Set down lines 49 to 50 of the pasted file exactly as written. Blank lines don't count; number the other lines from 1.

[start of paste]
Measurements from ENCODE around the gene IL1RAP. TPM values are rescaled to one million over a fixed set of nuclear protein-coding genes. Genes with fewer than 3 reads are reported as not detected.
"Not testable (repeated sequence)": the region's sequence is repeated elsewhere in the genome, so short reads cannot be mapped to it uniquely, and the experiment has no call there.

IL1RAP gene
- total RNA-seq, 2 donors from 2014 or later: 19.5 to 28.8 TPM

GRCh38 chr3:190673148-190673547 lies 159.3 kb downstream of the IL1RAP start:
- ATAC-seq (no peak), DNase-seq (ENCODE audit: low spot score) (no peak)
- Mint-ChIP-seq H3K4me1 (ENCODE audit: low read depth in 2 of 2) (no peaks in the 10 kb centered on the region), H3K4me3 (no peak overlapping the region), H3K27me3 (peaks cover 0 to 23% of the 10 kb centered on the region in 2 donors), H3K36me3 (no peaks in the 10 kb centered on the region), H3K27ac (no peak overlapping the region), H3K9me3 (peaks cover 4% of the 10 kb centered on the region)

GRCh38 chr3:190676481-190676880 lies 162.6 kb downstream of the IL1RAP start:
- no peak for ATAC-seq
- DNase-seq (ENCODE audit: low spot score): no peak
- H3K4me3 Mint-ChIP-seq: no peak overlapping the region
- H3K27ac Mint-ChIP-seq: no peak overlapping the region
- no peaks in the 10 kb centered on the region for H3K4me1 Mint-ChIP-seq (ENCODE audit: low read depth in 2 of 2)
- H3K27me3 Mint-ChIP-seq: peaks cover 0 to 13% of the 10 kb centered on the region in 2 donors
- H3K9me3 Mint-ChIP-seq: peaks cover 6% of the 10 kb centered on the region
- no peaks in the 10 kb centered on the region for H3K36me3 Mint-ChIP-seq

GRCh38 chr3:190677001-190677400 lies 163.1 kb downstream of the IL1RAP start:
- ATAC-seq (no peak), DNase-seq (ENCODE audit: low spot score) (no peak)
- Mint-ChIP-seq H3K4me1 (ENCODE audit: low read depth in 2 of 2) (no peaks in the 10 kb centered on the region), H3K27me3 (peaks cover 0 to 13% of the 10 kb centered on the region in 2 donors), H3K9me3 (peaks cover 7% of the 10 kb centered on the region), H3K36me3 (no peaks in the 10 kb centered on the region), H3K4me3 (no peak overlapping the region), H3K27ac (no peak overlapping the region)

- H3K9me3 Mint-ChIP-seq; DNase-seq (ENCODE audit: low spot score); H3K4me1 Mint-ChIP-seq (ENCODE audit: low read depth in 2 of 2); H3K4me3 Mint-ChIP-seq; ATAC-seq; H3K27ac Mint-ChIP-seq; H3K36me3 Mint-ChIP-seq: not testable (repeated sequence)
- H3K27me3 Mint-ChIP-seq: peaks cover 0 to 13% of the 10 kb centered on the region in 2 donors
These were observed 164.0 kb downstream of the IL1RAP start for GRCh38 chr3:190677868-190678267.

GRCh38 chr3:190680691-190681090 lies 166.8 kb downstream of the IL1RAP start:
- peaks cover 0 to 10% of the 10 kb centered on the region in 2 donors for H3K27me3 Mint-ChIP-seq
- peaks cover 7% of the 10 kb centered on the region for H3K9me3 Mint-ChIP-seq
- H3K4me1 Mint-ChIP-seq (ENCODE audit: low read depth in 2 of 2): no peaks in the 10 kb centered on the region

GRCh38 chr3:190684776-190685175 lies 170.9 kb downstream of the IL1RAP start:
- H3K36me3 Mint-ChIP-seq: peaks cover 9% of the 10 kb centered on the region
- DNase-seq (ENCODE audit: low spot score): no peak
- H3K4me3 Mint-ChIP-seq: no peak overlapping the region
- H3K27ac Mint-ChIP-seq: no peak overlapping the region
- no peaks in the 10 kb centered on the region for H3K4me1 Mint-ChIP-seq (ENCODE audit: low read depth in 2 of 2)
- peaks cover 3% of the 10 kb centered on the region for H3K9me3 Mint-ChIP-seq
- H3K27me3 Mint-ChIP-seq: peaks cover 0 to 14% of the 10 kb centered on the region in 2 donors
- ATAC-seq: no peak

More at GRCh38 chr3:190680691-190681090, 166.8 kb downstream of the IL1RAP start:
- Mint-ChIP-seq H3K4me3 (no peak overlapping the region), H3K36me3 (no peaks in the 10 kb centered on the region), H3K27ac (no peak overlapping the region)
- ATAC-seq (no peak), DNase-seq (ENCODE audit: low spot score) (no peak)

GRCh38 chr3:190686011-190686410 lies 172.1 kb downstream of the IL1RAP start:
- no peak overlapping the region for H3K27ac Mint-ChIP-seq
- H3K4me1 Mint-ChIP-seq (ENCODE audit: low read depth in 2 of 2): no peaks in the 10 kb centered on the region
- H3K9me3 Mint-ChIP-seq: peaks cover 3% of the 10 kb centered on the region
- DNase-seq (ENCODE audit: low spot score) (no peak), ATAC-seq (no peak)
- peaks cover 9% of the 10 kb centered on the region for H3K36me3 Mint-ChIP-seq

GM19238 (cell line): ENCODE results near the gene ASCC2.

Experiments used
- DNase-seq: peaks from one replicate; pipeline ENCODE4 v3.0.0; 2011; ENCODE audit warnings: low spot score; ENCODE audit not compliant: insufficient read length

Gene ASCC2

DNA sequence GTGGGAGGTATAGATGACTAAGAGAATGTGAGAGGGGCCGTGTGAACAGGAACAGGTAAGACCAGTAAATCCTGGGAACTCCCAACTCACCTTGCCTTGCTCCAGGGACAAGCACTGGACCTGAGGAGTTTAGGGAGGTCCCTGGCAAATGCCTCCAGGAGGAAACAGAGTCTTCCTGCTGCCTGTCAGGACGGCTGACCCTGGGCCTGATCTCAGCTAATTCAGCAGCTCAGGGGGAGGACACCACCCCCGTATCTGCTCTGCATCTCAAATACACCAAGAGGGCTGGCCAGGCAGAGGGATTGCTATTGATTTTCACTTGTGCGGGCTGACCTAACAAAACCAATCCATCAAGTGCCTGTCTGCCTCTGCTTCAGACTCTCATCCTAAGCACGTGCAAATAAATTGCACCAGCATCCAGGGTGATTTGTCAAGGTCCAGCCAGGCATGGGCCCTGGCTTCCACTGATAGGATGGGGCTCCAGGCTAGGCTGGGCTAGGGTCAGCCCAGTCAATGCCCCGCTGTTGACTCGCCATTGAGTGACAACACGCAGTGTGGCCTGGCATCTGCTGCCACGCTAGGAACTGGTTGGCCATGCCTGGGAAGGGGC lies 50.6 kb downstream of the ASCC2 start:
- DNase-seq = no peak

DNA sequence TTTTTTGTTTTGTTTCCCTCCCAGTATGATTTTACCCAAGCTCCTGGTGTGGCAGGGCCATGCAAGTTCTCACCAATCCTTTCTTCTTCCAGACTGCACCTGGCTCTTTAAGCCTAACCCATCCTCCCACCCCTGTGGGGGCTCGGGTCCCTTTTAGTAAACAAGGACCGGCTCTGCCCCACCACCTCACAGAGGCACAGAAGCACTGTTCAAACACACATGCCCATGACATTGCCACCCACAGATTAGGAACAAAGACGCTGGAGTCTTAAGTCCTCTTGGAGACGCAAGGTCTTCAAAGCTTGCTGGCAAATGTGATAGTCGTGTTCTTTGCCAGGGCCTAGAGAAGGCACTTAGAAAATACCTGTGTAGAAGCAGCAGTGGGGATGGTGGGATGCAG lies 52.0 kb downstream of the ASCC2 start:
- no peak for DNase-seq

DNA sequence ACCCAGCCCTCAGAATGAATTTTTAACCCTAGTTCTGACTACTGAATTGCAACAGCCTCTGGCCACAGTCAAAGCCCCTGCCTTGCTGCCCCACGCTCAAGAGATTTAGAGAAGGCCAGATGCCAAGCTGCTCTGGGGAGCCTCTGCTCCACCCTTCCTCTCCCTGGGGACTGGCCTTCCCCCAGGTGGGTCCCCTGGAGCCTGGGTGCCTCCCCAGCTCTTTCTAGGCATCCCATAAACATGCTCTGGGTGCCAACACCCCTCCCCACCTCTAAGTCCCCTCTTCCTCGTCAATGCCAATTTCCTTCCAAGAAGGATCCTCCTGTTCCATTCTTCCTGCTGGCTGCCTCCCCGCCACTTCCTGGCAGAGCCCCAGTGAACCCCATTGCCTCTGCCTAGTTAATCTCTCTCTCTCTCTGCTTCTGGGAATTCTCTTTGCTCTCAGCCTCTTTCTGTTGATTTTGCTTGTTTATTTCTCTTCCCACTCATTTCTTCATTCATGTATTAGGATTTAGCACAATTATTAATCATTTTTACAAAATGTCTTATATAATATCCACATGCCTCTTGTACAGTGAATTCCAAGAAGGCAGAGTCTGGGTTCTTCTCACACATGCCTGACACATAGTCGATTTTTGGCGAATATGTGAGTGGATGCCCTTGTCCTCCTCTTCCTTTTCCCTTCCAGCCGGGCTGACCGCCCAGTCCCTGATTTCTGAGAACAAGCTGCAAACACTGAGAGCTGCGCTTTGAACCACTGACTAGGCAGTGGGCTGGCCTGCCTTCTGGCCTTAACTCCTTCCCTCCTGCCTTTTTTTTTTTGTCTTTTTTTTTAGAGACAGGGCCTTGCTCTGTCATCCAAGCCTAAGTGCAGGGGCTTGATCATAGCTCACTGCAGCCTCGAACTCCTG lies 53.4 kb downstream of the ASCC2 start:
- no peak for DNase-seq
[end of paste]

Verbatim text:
DNA sequence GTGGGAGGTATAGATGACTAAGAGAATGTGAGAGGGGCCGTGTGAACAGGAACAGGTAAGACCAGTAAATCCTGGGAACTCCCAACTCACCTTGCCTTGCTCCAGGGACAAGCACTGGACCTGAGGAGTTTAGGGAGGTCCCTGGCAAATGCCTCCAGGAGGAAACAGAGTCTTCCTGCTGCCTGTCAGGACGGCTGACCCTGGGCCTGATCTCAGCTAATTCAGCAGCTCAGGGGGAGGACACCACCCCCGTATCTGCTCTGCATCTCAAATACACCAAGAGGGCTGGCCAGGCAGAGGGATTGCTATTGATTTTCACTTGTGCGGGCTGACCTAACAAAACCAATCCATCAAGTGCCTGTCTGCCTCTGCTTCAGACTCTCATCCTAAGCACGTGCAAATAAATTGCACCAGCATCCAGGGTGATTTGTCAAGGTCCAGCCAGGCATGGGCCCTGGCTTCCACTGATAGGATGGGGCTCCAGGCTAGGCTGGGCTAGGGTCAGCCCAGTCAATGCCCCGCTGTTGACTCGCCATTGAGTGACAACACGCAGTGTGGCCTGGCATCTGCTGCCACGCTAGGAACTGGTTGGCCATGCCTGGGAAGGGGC lies 50.6 kb downstream of the ASCC2 start:
- DNase-seq = no peak